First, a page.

Wright's Imperial Hotel in Tokyo, and New York City's most
    magnificent building, Pennsylvania Station, both in 1963, Ada Louise
    Huxtable, then the architectural critic of The New York Times, wrote:
    "A disposable culture loses the right to call itself a civilization
    at all!" How right she was! (Fortunately, the destruction of
    Pennsylvania Station proved to be the sacrificial catalyst that
    resulted in the creation of New York's Landmark Commission. Would
    that such a commission be created for Manila...)

    Are there historical reasons for this lack of national pride? We can
    say that until the arrival of the Spaniards there was no sense of a
    unified archipelago constituted as one country. True. We can also say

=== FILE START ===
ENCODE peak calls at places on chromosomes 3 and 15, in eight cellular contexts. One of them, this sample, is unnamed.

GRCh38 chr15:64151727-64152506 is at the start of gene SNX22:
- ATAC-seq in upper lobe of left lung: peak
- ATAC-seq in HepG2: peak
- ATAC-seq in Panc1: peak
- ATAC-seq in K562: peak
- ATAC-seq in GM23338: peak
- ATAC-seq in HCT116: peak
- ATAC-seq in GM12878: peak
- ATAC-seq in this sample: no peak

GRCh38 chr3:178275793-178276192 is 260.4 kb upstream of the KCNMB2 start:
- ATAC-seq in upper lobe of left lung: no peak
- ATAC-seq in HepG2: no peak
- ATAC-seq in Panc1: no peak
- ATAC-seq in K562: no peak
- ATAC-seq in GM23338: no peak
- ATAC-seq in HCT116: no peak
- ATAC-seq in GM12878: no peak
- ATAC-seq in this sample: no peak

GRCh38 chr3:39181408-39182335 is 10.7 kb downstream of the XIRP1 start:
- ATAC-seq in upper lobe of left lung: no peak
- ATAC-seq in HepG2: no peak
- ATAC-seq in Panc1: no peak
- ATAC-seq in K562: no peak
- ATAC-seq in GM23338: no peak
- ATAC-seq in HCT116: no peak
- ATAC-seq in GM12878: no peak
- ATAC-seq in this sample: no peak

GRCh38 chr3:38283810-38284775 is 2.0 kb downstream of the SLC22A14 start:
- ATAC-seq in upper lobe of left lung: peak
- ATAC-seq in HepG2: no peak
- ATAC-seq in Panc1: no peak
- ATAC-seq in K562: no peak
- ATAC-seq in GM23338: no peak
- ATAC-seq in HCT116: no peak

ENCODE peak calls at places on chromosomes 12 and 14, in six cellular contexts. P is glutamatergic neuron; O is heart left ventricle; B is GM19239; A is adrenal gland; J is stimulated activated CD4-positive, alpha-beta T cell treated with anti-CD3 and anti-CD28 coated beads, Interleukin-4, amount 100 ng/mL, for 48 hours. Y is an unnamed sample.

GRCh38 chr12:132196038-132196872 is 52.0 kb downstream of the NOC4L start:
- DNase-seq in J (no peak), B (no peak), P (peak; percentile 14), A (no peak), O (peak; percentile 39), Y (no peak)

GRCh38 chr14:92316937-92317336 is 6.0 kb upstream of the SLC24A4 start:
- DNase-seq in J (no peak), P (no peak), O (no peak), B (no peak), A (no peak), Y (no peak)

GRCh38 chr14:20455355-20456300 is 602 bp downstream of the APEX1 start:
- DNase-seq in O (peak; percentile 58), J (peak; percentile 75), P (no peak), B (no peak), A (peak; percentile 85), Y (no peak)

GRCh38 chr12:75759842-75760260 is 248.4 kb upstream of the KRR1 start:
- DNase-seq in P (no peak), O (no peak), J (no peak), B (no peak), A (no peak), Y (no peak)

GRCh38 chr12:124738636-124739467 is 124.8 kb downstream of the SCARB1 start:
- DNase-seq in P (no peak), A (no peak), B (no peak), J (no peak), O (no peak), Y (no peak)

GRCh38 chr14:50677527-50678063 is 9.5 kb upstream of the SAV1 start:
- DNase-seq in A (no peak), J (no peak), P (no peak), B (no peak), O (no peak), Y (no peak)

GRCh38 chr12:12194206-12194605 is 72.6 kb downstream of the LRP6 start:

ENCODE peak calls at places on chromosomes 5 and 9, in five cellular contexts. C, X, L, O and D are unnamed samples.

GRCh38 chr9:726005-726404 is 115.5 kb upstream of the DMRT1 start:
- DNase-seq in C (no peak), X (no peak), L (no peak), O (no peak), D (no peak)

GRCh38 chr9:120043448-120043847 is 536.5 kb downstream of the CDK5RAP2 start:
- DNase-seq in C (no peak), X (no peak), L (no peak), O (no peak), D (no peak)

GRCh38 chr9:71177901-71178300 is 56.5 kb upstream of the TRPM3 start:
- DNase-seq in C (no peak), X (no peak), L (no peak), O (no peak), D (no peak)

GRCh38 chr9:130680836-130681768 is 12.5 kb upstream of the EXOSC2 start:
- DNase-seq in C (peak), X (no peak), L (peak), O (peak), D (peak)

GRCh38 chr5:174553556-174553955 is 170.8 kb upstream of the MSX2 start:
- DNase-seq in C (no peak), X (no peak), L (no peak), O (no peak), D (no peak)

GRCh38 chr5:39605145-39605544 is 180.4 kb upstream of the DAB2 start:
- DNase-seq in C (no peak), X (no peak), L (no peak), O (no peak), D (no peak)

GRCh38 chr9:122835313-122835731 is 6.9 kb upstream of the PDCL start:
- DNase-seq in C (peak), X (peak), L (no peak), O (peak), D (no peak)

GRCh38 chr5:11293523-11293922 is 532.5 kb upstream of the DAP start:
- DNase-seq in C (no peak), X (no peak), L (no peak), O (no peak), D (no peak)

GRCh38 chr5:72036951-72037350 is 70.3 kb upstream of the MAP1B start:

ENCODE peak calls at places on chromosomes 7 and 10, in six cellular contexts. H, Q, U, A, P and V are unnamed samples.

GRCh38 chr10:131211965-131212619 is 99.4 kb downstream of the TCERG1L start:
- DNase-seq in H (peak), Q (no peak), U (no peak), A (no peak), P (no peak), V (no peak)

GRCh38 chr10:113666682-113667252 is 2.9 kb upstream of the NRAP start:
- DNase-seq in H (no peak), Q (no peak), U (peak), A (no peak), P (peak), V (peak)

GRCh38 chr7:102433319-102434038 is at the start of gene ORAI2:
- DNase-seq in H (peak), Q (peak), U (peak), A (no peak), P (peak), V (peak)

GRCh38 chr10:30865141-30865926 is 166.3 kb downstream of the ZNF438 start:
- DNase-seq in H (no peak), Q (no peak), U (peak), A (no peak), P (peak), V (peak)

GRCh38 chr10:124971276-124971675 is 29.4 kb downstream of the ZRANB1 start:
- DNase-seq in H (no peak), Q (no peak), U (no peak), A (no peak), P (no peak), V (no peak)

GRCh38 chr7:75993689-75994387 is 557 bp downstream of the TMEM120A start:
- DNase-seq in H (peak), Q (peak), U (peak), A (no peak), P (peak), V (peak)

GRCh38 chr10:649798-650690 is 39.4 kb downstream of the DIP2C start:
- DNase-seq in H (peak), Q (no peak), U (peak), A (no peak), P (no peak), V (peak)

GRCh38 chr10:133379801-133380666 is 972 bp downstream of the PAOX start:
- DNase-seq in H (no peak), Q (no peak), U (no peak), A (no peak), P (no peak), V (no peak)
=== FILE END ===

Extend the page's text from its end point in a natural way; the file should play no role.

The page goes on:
that the high cultures of other nations in the region seemed,
    unfortunately, to have bypassed the Philippines; there are no
    Angkors, no Ayuttayas, no Borobudurs.True. Centuries of contact with
    the "high cultures" of the Khmers and the Chinese had, except for the
    proliferation of Song dynasty pottery found throughout the
    archipelago, no noticeable effect.

    True. But all that aside, what was here?

    To begin with, the ancient rice terraces, now threatened with
    disintegration, incidentally, was an incredible feat of engineering
    for so-called "primitive" people. As a matter of fact, when I first
    saw them in 1984, I was almost as awe-stricken as I was when I first
    laid eyes on the astonishing Inca city of Machu Picchu, high in the
    Peruvian Andes. The degree of artistry exhibited by the various
    tribes of the cordillera of Luzon is testimony to a remarkable